What does that mean in real terms? Josh gets in his car with a handheld camera and starts driving around the country talking to people with those cute little gas pods on their land or nearby. And he keeps finding noxious fumes, disgusting sewage, and a horrible mixing of the gas – and the chemicals used in the fracking — with their water supply. The gas companies say, no! no!, it’s fine, don’t worry, be happy, but the people all show Josh Fox what this means: they turn on their sink, and hold up a lighter to the water – their tap water… is on fire!

Turns out this is all Dick Cheney’s fault. No, seriously.

Anyway, this is a fun, well made, Michael Moore-style documentary about how the big energy companies are screwing the little guy, and how deregulation has eliminated the safeguards that ensure clean air and clean water.

I would have preferred they weren’t jiggling the camera quite so much – I got a bit carsick watching this movie – but, aside from that, this is a great documentary.

“12th and Delaware” is a unique movie about a topic that’s been talked to death. Abortion. The filmmakers, Heidi Ewing and Rachel Grady, (who directed the movie “Jesus Camp”), found an abortion clinic in Florida, that’s at one corner of a street, with an anti-abortion center, a Crisis Pregancy Clinic parked right across the street. The two sides are not friends, to say the least. You get your old ladies screaming at anyone going into the abortion clinic and waving little plastic babies at them. (They have pink ones and brown ones, depending on whom they’re showing them to). They go right up to the closed blind windows and taunt them through glass. The anti-abortion side leaves photos and signs on the grass in front of the abortion clinic to scare people away.

So… big deal, right? I’ve seen all this before. And, actually I didn’t want to see any more about it. But…

These filmmakers take it inside the clinics, both of them, at the same time. So the camera teams have been allowed free access to talk with the people inside the centres on both sides of the street, show them talking to the women, and talk frankly to the camera about what’s going on.

Basically, a lot of the people going into the right-to-life place called a pregnancy crisis clinic think they’re going into an abortion clinic. They’re both at the corner of 12th and Delaware. These pregnancy crisis centres are positioned all across the US, many of them placed in exactly the same way – right across the street from the abortion clinics. The woman in the white coat is not an abortion doctor, she’s an anti-abortion counselor. But she doesn’t tell them that. (A lot of them figure it out eventually.)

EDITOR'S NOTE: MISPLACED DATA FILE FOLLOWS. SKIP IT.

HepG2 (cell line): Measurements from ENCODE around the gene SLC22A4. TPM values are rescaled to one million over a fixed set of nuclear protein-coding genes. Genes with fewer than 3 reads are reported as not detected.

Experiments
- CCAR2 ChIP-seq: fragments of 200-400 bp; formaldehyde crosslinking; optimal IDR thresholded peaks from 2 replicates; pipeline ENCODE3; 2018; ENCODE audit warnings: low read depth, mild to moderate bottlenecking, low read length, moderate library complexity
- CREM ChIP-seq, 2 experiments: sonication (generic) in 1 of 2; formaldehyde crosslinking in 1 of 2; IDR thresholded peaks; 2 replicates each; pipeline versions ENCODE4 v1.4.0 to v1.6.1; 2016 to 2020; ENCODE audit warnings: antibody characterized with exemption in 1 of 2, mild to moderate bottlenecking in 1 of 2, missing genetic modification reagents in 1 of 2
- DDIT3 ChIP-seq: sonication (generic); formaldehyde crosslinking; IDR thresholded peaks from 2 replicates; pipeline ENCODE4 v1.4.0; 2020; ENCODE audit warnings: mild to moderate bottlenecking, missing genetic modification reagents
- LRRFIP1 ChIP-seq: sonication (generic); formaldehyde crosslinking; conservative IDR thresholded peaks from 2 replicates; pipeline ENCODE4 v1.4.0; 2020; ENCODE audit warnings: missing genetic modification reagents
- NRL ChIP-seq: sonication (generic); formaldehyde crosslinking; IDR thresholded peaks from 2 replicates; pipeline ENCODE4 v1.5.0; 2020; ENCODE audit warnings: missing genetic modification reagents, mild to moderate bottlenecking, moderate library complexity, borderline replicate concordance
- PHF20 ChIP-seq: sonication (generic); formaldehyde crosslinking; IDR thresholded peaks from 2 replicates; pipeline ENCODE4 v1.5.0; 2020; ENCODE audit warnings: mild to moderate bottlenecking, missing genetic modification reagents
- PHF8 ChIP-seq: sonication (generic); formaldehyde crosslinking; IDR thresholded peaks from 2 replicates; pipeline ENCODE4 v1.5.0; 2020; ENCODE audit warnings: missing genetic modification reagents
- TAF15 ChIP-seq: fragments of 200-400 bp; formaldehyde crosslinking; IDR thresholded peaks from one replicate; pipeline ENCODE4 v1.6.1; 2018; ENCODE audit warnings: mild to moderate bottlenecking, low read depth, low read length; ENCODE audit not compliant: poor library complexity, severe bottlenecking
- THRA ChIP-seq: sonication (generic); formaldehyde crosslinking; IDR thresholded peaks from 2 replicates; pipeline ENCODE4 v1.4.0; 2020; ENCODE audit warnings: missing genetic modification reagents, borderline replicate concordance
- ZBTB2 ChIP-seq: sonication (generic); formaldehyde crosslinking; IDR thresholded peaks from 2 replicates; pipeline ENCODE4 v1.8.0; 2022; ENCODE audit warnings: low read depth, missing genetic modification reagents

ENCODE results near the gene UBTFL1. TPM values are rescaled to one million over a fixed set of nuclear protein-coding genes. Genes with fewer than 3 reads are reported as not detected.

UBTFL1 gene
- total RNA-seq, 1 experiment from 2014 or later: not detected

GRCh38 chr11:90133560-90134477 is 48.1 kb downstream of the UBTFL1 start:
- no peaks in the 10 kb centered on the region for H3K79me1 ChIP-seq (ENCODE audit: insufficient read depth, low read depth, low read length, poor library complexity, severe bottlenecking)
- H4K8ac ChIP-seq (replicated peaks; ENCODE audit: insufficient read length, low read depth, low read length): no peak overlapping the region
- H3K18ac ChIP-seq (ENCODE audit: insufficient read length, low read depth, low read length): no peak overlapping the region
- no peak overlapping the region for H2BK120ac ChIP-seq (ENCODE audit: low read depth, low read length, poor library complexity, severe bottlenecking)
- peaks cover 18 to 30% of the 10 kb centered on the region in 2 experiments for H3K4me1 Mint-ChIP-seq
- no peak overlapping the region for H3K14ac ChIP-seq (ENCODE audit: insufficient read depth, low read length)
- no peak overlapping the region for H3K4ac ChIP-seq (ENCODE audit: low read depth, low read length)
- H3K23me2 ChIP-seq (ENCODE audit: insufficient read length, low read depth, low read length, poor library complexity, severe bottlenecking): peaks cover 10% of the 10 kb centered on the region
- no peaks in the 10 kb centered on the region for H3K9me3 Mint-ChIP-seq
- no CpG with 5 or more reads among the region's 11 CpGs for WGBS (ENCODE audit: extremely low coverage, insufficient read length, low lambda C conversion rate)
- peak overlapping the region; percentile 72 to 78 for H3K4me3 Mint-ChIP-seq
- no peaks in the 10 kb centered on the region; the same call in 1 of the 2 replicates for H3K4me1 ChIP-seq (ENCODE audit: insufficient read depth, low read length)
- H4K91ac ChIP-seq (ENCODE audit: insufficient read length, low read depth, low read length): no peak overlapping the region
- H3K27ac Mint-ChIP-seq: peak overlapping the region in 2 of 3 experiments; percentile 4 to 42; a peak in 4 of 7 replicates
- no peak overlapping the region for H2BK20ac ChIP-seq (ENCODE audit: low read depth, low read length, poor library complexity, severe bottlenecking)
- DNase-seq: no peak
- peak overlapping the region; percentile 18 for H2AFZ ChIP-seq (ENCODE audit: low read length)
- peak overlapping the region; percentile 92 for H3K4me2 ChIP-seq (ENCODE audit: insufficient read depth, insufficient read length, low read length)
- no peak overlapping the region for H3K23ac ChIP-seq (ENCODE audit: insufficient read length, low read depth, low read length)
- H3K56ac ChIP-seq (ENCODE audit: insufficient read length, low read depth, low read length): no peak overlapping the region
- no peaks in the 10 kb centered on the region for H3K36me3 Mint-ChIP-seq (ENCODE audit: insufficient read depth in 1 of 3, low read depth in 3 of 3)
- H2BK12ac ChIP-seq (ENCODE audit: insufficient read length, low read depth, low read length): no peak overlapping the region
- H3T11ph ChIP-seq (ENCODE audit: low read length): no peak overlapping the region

It’s almost like a race. There’s a priest – a Stephen Colbert doppelganger – who explains it’s a battle, a battle between darkness and light. Then there are the doctors on the other side of the street who are mainly just pissed off at the crazies: “Why don’t they just leave us alone – we don’t bother them…” They peek through their venetian blinds and look at the security cameras to see if the protesters are getting close enough to the clinic that they can call the cops on them. The doctors literally have to disguise themselves as they drive into the clinic. There’s even a really scary stalker dude following the doctors on the street to track down where they pick up patients.

Amazingly, they get all of this on camera, sharply shot. It’s a real eye-opener. And shot with both sides of the chasm allowed to openly express their views to the camera. Not a topic I’m fond of hearing about, but “12th and Delaware” shows it all in an entirel new way.

2 Responses

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  1. Stan said, on December 27, 2010 at 6:16 am

    Re: Secrets of the Tribe

    The book that the documentary is based upon has been eviscerated by both anthropologists and disease specialists. Here is just one response:

    http://www.anth.ucsb.edu/ucsbpreliminaryreport.pdf

    Please note that this information is almost 10 years old. Since the documentary largely parrots Tierney’s arguments I think it’s safe to conclude that its creator is either completely ignorant or maliciously and intentionally dishonest in representing the facts.

    • CulturalMining.com said, on December 27, 2010 at 2:43 pm

      Thanks for the comment!

      While the movie’s clearly polemical, I think it gives ample screen time to all sides (including the central players, like Chagnon) to respond on camera, at length, about their views, and the book itself.

      I’m not an anthropologist, but there seems to be a clear rift within that academic community. The documentary gives both arguments — interspersed with some gutter-level mudslinging between the pro- and anti-Chagnon sides — and exposes the infighting within both “teams”. Far from settled, the controversy within the anthropological community seems to be ongoing.

      And Chagnon admits to many of the charges on camera. For example, I believe he confirms that his studies were funded by the Atomic Energy Commission (I saw this almost a year ago, so I may have misremembered) who used the Yanomami as a “virgin” population, a control, to compare to the south pacific islanders displaced by the atomic bomb tests.

      The link you sent me may have discredited parts of Tierney’s book, but it is not an official academic report; it seems to be one side circling the wagons: “The report reflects the findings of this team, however, and is not an official statement issued by the University of California or the Department of Anthropology.”